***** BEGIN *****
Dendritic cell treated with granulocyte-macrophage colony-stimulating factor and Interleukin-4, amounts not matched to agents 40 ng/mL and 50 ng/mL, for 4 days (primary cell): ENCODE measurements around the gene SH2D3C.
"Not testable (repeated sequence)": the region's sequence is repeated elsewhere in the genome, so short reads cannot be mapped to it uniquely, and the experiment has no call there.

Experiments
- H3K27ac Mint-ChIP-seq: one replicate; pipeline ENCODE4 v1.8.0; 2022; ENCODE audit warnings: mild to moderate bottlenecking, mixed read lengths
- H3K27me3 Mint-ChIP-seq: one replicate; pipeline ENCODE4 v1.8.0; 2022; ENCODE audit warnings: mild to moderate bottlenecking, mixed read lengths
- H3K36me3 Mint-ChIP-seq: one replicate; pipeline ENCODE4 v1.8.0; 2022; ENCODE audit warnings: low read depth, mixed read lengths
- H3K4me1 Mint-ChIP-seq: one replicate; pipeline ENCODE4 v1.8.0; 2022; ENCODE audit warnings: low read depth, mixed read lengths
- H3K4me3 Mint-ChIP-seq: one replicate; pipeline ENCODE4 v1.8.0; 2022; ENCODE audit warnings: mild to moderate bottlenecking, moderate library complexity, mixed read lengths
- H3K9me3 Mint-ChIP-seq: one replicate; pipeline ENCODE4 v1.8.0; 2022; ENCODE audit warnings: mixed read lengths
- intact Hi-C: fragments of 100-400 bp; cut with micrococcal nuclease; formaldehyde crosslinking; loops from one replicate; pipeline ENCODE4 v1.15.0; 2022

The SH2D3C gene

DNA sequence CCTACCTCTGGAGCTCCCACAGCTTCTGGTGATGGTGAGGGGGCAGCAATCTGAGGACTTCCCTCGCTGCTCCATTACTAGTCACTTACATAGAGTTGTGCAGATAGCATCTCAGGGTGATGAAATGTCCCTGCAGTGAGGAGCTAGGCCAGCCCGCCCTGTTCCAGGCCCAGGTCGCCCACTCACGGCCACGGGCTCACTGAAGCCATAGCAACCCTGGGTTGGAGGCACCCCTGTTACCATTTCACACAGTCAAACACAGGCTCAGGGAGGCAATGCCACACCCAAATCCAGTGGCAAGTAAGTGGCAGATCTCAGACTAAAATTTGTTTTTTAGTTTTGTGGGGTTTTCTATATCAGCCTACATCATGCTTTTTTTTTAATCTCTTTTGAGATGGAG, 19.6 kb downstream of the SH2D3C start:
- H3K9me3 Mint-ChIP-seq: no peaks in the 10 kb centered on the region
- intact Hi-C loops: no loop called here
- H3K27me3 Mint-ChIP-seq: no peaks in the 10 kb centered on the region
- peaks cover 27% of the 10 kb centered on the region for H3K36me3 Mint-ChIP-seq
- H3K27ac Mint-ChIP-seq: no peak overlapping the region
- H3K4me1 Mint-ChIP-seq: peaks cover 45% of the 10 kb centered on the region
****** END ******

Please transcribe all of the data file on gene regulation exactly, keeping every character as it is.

Dendritic cell treated with granulocyte-macrophage colony-stimulating factor and Interleukin-4, amounts not matched to agents 40 ng/mL and 50 ng/mL, for 4 days (primary cell): ENCODE measurements around the gene SH2D3C.
"Not testable (repeated sequence)": the region's sequence is repeated elsewhere in the genome, so short reads cannot be mapped to it uniquely, and the experiment has no call there.

Experiments
- H3K27ac Mint-ChIP-seq: one replicate; pipeline ENCODE4 v1.8.0; 2022; ENCODE audit warnings: mild to moderate bottlenecking, mixed read lengths
- H3K27me3 Mint-ChIP-seq: one replicate; pipeline ENCODE4 v1.8.0; 2022; ENCODE audit warnings: mild to moderate bottlenecking, mixed read lengths
- H3K36me3 Mint-ChIP-seq: one replicate; pipeline ENCODE4 v1.8.0; 2022; ENCODE audit warnings: low read depth, mixed read lengths
- H3K4me1 Mint-ChIP-seq: one replicate; pipeline ENCODE4 v1.8.0; 2022; ENCODE audit warnings: low read depth, mixed read lengths
- H3K4me3 Mint-ChIP-seq: one replicate; pipeline ENCODE4 v1.8.0; 2022; ENCODE audit warnings: mild to moderate bottlenecking, moderate library complexity, mixed read lengths
- H3K9me3 Mint-ChIP-seq: one replicate; pipeline ENCODE4 v1.8.0; 2022; ENCODE audit warnings: mixed read lengths
- intact Hi-C: fragments of 100-400 bp; cut with micrococcal nuclease; formaldehyde crosslinking; loops from one replicate; pipeline ENCODE4 v1.15.0; 2022

The SH2D3C gene

DNA sequence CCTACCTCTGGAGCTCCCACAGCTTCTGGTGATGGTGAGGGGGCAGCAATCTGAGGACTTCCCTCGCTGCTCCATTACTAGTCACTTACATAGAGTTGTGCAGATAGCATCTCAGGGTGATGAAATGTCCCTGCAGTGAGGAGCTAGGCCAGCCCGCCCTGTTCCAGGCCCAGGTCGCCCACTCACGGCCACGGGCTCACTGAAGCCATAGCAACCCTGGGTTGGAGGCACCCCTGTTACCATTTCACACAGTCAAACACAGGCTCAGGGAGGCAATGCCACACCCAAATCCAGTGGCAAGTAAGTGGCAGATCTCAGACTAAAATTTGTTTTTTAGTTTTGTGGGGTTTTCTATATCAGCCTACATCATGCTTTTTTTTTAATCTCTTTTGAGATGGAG, 19.6 kb downstream of the SH2D3C start:
- H3K9me3 Mint-ChIP-seq: no peaks in the 10 kb centered on the region
- intact Hi-C loops: no loop called here
- H3K27me3 Mint-ChIP-seq: no peaks in the 10 kb centered on the region
- peaks cover 27% of the 10 kb centered on the region for H3K36me3 Mint-ChIP-seq
- H3K27ac Mint-ChIP-seq: no peak overlapping the region
- H3K4me1 Mint-ChIP-seq: peaks cover 45% of the 10 kb centered on the region